It is furthermore an object of the invention to provide a ladder having vacuum cups, the said cups having novel means for breaking the vacuum or seal of the cups so that the ladder may 35 be expeditiously manipulated and moved from place to place.

It is a further object of the invention to produce a ladder having the above indicated characteristics which will be efiicient and satisfactory in use, as well as comparatively inexpensive to manufacture.

A still further object of the invention is to produce a ladder for household use which may be converted into a step ladder or an extensible 45 ladder.

With the foregoing and other objects in view,

In describing the invention in detail, reference will be had to the accompanying drawing forming part of this application, wherein like characters denote corresponding parts in the sev- 55 eral views, and in which Fig. 1 illustrates a view in elevation of aladder embodying the invention; Fig. 2 illustrates a sectional view thereof;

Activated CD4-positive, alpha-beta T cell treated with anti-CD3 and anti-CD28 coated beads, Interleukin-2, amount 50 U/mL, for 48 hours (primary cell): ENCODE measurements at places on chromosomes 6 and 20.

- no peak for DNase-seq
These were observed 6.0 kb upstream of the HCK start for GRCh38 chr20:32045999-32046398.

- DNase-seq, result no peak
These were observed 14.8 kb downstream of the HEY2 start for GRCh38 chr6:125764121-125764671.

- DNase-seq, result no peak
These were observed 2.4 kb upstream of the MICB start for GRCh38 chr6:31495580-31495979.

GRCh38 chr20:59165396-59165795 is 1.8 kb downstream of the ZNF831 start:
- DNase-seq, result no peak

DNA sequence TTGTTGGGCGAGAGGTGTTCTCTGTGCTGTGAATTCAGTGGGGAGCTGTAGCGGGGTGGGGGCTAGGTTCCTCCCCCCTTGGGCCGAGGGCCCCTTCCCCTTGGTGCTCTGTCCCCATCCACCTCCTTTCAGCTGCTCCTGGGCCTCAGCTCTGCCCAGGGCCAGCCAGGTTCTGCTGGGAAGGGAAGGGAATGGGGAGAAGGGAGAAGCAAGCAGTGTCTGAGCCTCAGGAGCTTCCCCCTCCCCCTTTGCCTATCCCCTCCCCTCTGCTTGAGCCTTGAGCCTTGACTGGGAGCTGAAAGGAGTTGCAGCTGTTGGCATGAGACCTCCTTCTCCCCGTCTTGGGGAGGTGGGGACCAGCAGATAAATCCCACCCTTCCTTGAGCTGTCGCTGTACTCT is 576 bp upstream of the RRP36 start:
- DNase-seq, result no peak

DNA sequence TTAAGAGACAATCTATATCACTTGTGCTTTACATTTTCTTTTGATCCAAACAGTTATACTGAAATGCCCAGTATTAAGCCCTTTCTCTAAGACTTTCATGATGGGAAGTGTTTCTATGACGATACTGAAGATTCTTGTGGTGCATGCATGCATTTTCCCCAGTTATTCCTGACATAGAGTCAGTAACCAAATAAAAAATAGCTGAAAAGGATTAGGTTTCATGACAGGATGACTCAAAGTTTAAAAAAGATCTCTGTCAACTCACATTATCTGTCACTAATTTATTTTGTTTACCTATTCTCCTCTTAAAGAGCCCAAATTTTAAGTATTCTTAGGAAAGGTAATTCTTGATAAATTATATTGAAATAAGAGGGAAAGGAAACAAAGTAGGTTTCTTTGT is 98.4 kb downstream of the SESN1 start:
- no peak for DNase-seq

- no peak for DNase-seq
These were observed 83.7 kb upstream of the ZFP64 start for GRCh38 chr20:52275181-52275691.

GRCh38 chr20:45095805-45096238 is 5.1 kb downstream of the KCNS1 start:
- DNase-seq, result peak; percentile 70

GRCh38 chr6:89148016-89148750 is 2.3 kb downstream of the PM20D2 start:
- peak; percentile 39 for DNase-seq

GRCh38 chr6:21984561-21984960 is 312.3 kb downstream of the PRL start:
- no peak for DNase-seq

Fig. 3 illustrates a View of a fragment of the ladder at the top thereof, partly in section; 5

Fig. 4 illustrates a view in elevation of an extensible ladder;

Fig. 5 illustrates a view in side elevation, partly in section when used as a step ladder;

Fig. 6 illustrates an enlarged detail view of a 10 fragment of the ladder in perspective;

Fig. 7 illustrates an enlarged detail view on the line 1-1 of Fig. 6;

Fig. 8 illustrates a detailed view of a means for holding the ladder sections in position to 15 be used as a step ladder; and Fig. 9 illustrates a perspective view of a fragment of the ladder. In the drawing, 5 denotes a ladder which is preferably of metal, having a goose-neck construction 6 at its upper end, the standards of the ladder having at their upper. ends brackets which constitute anchorages for the shanks of bolts 8 carried by the suction or vacuum cups 9,